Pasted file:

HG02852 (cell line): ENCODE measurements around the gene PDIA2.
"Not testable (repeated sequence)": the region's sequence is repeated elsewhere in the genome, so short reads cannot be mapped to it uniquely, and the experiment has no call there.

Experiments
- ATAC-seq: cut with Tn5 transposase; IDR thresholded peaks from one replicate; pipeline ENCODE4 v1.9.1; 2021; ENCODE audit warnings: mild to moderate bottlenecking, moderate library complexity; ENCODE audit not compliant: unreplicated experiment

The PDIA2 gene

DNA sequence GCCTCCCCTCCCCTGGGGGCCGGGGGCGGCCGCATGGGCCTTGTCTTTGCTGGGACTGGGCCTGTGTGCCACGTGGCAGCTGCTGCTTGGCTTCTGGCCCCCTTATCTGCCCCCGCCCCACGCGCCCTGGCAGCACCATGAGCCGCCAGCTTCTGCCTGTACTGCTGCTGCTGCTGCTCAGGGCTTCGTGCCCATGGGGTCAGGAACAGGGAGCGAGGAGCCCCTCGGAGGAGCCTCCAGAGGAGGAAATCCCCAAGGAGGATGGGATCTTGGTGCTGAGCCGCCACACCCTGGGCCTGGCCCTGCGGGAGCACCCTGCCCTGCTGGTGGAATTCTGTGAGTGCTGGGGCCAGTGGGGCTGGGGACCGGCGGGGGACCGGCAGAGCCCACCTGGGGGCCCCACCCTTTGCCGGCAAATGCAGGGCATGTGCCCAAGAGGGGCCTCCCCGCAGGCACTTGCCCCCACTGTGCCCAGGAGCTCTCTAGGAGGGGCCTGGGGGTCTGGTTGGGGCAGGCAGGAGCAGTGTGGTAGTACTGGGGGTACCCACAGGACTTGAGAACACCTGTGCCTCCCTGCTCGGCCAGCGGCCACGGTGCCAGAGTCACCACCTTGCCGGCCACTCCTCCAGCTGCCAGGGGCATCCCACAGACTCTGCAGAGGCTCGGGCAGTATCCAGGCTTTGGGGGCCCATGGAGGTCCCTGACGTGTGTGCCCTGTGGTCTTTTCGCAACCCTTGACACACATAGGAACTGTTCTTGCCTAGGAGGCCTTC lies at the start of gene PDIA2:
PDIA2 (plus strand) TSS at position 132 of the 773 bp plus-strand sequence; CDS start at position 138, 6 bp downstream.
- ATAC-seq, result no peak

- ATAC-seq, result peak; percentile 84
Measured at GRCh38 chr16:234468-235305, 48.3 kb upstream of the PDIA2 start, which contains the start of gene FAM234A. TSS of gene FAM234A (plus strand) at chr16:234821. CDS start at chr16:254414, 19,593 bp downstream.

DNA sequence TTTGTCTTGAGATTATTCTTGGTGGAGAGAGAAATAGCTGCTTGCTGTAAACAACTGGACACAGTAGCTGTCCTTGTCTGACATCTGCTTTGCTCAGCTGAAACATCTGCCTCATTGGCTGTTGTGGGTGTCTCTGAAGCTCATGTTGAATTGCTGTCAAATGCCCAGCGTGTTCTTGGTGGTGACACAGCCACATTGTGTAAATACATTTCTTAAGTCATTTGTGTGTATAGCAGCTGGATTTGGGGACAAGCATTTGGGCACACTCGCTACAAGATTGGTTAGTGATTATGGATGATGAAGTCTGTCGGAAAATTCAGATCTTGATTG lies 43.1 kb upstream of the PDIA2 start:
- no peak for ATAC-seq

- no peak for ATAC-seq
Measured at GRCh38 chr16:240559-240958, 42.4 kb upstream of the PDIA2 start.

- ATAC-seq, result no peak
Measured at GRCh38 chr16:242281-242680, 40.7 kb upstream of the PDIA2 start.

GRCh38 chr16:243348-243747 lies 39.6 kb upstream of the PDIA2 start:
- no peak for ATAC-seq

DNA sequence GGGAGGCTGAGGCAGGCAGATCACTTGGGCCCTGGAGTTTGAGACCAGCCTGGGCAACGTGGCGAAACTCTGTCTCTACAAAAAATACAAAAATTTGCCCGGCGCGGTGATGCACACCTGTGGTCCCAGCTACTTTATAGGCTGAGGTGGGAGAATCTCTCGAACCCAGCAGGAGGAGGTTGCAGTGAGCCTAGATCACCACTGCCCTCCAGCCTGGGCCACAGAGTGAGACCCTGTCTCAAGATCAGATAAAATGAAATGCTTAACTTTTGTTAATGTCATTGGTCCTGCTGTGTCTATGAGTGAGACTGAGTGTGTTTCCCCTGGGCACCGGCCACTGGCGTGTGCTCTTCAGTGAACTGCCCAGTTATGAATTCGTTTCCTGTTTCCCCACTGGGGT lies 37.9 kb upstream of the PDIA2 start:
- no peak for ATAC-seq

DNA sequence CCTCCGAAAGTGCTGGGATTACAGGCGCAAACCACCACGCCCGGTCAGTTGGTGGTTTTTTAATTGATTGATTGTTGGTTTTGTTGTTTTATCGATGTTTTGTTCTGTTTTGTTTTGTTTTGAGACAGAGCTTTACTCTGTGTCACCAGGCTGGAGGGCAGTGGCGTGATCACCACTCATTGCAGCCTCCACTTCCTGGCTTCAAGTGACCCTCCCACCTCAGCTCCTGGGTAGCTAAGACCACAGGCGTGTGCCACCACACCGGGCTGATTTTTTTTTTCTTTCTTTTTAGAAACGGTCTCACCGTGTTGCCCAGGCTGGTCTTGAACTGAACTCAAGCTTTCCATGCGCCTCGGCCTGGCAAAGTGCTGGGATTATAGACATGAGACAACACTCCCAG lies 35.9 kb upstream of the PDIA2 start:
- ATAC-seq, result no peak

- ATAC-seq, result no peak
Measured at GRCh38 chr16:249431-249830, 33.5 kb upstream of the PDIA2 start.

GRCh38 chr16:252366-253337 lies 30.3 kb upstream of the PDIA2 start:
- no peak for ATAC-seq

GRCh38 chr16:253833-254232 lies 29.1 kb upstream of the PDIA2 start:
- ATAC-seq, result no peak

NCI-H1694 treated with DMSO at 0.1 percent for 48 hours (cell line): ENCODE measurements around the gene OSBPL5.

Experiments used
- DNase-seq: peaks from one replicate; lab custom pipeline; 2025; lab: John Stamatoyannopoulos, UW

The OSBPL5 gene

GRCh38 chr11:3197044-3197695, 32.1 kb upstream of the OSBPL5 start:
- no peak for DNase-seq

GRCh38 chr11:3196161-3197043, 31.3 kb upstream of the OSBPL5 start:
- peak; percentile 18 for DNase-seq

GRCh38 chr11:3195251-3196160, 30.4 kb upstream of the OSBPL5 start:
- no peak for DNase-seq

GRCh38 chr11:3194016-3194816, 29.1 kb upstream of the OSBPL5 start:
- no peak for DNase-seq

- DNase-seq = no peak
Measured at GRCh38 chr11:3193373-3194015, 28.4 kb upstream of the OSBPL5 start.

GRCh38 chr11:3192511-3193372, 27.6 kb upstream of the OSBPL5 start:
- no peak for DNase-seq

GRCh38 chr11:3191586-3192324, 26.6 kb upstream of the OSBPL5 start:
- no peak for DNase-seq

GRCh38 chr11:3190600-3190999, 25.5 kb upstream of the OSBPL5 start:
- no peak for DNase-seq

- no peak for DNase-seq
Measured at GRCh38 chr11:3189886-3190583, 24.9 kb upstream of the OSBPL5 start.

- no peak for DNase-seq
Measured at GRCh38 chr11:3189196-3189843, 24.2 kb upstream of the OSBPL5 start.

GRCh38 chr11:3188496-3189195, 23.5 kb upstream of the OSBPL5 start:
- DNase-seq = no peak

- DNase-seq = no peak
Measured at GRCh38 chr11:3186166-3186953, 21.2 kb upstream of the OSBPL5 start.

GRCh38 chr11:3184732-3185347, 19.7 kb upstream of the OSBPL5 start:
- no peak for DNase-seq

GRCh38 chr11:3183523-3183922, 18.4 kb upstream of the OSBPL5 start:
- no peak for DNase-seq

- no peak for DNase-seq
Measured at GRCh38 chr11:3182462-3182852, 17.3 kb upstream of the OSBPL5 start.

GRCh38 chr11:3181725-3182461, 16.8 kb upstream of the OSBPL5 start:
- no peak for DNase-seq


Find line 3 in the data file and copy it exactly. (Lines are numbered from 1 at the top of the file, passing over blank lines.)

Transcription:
Experiments